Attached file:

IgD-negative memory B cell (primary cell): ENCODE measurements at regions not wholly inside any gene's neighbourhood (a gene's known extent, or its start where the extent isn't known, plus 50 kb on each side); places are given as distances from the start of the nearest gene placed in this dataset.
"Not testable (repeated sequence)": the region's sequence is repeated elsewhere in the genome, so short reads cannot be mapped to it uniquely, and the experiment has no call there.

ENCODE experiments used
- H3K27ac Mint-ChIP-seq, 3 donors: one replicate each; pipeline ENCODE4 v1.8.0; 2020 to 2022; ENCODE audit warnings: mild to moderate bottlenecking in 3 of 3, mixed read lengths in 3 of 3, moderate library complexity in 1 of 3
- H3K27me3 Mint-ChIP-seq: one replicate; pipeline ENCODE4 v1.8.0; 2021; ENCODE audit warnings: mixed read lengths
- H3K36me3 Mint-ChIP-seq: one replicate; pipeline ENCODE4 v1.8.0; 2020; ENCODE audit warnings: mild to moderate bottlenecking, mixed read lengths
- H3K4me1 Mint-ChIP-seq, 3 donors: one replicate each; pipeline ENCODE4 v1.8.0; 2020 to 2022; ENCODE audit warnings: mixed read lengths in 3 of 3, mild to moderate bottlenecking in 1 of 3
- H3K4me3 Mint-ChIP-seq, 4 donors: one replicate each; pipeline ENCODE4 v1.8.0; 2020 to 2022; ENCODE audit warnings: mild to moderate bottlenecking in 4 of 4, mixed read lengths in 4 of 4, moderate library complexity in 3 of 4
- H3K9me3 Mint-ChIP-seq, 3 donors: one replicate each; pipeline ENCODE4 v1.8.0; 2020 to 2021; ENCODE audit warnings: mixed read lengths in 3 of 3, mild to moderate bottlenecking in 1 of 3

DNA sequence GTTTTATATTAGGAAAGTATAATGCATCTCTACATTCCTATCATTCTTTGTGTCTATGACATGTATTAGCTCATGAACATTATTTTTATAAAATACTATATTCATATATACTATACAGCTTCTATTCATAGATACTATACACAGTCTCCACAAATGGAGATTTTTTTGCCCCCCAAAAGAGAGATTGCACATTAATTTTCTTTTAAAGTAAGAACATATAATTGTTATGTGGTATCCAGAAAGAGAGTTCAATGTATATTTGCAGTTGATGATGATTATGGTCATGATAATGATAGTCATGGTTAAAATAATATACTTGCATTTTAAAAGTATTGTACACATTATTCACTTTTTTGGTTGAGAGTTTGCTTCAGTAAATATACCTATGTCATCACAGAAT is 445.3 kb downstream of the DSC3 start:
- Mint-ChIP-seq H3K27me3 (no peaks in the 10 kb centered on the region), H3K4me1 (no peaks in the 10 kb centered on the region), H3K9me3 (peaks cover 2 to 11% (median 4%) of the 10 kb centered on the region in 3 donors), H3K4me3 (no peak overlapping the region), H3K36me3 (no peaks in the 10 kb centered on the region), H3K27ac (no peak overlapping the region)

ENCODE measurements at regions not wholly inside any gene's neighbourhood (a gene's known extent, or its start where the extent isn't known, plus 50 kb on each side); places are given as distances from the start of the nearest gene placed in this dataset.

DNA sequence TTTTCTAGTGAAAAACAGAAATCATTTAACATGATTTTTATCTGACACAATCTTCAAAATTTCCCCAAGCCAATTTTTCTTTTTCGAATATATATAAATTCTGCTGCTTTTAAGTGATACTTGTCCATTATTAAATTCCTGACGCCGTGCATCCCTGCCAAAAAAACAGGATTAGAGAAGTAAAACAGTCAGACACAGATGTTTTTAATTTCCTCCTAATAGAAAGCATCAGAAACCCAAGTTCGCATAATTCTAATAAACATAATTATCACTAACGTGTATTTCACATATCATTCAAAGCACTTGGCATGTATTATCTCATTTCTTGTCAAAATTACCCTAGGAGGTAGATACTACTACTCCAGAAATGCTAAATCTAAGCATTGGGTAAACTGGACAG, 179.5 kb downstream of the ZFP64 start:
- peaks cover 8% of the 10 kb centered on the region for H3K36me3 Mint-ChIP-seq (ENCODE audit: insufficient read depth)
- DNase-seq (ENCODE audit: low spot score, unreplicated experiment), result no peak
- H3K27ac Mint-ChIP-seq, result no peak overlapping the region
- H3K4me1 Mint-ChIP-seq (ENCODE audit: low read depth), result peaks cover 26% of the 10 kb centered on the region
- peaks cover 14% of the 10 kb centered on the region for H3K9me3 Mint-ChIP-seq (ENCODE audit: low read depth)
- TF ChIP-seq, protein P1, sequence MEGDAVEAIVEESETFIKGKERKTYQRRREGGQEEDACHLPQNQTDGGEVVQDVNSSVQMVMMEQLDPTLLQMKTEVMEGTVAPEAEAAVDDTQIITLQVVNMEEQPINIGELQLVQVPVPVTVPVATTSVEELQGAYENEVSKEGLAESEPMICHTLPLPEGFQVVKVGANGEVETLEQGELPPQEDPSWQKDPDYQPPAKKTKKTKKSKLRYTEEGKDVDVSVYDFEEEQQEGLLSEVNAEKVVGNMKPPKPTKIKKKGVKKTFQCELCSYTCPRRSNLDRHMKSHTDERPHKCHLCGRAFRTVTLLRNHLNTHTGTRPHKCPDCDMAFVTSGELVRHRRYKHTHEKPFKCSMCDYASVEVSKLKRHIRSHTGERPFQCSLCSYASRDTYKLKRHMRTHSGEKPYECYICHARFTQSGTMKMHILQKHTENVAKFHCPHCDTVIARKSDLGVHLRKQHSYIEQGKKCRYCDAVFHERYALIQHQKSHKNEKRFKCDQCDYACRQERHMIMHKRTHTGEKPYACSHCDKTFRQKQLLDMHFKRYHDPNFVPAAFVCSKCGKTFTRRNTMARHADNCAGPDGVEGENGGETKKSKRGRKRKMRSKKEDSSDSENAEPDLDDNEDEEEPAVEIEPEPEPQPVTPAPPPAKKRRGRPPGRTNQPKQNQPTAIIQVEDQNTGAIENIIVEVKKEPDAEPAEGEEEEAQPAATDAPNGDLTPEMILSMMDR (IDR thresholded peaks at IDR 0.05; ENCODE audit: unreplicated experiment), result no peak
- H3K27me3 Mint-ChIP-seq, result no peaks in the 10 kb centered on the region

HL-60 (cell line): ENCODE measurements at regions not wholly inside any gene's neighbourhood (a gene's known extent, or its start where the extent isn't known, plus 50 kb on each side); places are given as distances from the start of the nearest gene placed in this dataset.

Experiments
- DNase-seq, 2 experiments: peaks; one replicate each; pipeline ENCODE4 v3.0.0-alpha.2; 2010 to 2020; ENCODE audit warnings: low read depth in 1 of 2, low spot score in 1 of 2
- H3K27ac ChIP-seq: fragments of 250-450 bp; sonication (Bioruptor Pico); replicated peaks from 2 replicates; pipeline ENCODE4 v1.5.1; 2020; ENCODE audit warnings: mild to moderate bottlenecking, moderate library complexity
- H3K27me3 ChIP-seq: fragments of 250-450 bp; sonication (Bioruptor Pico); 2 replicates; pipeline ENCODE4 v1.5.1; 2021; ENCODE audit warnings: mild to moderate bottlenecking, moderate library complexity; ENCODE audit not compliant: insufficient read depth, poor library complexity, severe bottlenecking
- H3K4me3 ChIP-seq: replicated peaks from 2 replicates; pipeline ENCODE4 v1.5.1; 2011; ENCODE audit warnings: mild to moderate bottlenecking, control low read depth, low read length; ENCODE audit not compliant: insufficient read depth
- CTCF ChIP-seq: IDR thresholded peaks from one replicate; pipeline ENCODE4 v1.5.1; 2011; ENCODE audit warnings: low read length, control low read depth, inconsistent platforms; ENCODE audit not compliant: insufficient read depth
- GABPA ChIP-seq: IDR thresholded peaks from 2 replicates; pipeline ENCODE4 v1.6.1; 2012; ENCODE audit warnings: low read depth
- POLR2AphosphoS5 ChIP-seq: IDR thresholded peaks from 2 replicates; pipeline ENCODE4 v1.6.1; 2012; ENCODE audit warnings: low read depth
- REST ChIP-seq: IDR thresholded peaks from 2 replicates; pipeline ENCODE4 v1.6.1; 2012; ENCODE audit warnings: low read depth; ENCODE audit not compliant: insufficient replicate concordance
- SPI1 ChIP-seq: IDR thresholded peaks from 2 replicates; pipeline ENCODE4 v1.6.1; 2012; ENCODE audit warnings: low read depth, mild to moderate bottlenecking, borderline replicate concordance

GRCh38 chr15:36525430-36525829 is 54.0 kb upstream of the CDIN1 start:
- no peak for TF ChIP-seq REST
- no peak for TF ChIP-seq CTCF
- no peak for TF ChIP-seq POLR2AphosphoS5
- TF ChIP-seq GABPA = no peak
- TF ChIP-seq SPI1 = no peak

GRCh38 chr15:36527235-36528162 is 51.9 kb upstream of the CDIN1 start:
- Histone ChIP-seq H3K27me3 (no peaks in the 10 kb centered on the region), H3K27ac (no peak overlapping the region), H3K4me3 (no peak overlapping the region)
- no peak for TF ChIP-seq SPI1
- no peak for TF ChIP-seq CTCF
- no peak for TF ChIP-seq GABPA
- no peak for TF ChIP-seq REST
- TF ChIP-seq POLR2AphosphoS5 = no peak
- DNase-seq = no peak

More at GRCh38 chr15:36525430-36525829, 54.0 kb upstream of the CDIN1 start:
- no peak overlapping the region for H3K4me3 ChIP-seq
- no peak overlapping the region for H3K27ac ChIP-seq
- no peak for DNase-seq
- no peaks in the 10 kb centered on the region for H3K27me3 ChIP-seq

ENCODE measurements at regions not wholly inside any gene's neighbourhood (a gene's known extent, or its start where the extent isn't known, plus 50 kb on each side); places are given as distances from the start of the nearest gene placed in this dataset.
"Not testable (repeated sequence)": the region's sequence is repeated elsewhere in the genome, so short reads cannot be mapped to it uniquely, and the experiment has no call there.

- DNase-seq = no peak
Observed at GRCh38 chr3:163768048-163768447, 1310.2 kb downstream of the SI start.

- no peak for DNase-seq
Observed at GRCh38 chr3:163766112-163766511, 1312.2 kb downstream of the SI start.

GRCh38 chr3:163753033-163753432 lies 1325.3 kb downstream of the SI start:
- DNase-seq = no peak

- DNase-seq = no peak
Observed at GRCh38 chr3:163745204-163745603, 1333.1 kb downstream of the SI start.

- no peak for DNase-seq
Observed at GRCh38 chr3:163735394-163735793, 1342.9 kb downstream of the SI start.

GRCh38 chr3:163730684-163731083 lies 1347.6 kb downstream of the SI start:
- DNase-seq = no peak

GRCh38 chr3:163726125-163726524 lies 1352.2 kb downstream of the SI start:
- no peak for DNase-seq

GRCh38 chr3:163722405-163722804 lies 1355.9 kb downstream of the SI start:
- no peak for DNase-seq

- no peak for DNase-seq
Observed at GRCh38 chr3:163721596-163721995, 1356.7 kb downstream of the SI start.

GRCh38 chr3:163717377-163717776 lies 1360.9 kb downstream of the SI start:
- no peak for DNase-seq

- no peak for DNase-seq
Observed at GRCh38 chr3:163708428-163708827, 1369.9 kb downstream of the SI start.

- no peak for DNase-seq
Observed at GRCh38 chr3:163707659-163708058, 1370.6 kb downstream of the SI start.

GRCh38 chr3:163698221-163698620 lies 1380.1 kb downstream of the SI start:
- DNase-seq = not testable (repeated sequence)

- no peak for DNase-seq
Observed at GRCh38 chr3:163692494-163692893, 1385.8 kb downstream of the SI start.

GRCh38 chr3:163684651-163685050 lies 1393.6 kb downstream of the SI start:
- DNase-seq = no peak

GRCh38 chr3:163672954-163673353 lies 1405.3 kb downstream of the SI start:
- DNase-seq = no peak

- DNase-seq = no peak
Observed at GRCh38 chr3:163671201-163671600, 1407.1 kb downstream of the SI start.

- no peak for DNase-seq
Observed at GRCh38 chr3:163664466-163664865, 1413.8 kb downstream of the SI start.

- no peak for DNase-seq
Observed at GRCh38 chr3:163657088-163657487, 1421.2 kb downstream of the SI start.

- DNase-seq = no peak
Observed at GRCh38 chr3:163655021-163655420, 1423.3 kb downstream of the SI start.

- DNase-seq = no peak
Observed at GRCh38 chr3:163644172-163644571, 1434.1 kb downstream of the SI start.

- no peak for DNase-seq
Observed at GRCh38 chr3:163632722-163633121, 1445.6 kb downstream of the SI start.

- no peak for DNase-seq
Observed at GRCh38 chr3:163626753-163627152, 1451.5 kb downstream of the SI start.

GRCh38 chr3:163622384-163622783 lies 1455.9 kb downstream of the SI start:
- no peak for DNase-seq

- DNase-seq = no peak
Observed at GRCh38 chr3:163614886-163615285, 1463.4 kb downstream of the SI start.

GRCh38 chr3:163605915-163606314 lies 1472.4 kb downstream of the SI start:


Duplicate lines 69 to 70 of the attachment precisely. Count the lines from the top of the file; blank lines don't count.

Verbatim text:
- no peak for DNase-seq
Observed at GRCh38 chr3:163721596-163721995, 1356.7 kb downstream of the SI start.